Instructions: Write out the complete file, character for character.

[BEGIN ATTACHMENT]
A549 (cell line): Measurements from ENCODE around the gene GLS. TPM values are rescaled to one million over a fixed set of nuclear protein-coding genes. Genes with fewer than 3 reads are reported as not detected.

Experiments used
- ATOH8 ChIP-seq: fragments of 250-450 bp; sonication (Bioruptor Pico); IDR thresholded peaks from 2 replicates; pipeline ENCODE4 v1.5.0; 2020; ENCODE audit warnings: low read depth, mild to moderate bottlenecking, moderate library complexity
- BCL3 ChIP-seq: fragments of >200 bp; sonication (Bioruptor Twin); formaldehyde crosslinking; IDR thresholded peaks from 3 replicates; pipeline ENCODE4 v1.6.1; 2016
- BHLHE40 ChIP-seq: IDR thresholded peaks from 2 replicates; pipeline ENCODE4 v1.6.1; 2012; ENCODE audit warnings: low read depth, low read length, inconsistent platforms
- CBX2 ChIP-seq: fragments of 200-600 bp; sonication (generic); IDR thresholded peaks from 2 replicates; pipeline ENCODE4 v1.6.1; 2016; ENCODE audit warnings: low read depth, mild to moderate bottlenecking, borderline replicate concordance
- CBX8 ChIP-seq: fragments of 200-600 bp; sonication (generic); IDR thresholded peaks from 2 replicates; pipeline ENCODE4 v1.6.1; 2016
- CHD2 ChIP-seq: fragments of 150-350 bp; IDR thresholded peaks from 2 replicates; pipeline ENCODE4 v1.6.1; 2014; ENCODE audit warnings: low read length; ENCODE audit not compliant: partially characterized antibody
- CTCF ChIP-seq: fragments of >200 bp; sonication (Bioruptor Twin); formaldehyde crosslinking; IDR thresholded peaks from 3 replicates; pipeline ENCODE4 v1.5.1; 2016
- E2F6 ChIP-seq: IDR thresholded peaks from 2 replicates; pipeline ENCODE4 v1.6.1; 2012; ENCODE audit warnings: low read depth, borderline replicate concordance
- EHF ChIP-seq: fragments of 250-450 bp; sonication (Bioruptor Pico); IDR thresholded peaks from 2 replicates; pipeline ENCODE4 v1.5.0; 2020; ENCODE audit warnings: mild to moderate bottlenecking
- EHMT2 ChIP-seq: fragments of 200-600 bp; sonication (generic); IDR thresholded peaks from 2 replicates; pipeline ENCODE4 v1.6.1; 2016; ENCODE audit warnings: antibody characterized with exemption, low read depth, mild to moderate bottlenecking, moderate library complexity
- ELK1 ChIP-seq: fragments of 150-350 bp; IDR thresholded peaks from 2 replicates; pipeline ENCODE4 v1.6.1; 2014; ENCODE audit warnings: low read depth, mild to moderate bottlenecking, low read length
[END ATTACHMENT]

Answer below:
A549 (cell line): Measurements from ENCODE around the gene GLS. TPM values are rescaled to one million over a fixed set of nuclear protein-coding genes. Genes with fewer than 3 reads are reported as not detected.

Experiments used
- ATOH8 ChIP-seq: fragments of 250-450 bp; sonication (Bioruptor Pico); IDR thresholded peaks from 2 replicates; pipeline ENCODE4 v1.5.0; 2020; ENCODE audit warnings: low read depth, mild to moderate bottlenecking, moderate library complexity
- BCL3 ChIP-seq: fragments of >200 bp; sonication (Bioruptor Twin); formaldehyde crosslinking; IDR thresholded peaks from 3 replicates; pipeline ENCODE4 v1.6.1; 2016
- BHLHE40 ChIP-seq: IDR thresholded peaks from 2 replicates; pipeline ENCODE4 v1.6.1; 2012; ENCODE audit warnings: low read depth, low read length, inconsistent platforms
- CBX2 ChIP-seq: fragments of 200-600 bp; sonication (generic); IDR thresholded peaks from 2 replicates; pipeline ENCODE4 v1.6.1; 2016; ENCODE audit warnings: low read depth, mild to moderate bottlenecking, borderline replicate concordance
- CBX8 ChIP-seq: fragments of 200-600 bp; sonication (generic); IDR thresholded peaks from 2 replicates; pipeline ENCODE4 v1.6.1; 2016
- CHD2 ChIP-seq: fragments of 150-350 bp; IDR thresholded peaks from 2 replicates; pipeline ENCODE4 v1.6.1; 2014; ENCODE audit warnings: low read length; ENCODE audit not compliant: partially characterized antibody
- CTCF ChIP-seq: fragments of >200 bp; sonication (Bioruptor Twin); formaldehyde crosslinking; IDR thresholded peaks from 3 replicates; pipeline ENCODE4 v1.5.1; 2016
- E2F6 ChIP-seq: IDR thresholded peaks from 2 replicates; pipeline ENCODE4 v1.6.1; 2012; ENCODE audit warnings: low read depth, borderline replicate concordance
- EHF ChIP-seq: fragments of 250-450 bp; sonication (Bioruptor Pico); IDR thresholded peaks from 2 replicates; pipeline ENCODE4 v1.5.0; 2020; ENCODE audit warnings: mild to moderate bottlenecking
- EHMT2 ChIP-seq: fragments of 200-600 bp; sonication (generic); IDR thresholded peaks from 2 replicates; pipeline ENCODE4 v1.6.1; 2016; ENCODE audit warnings: antibody characterized with exemption, low read depth, mild to moderate bottlenecking, moderate library complexity
- ELK1 ChIP-seq: fragments of 150-350 bp; IDR thresholded peaks from 2 replicates; pipeline ENCODE4 v1.6.1; 2014; ENCODE audit warnings: low read depth, mild to moderate bottlenecking, low read length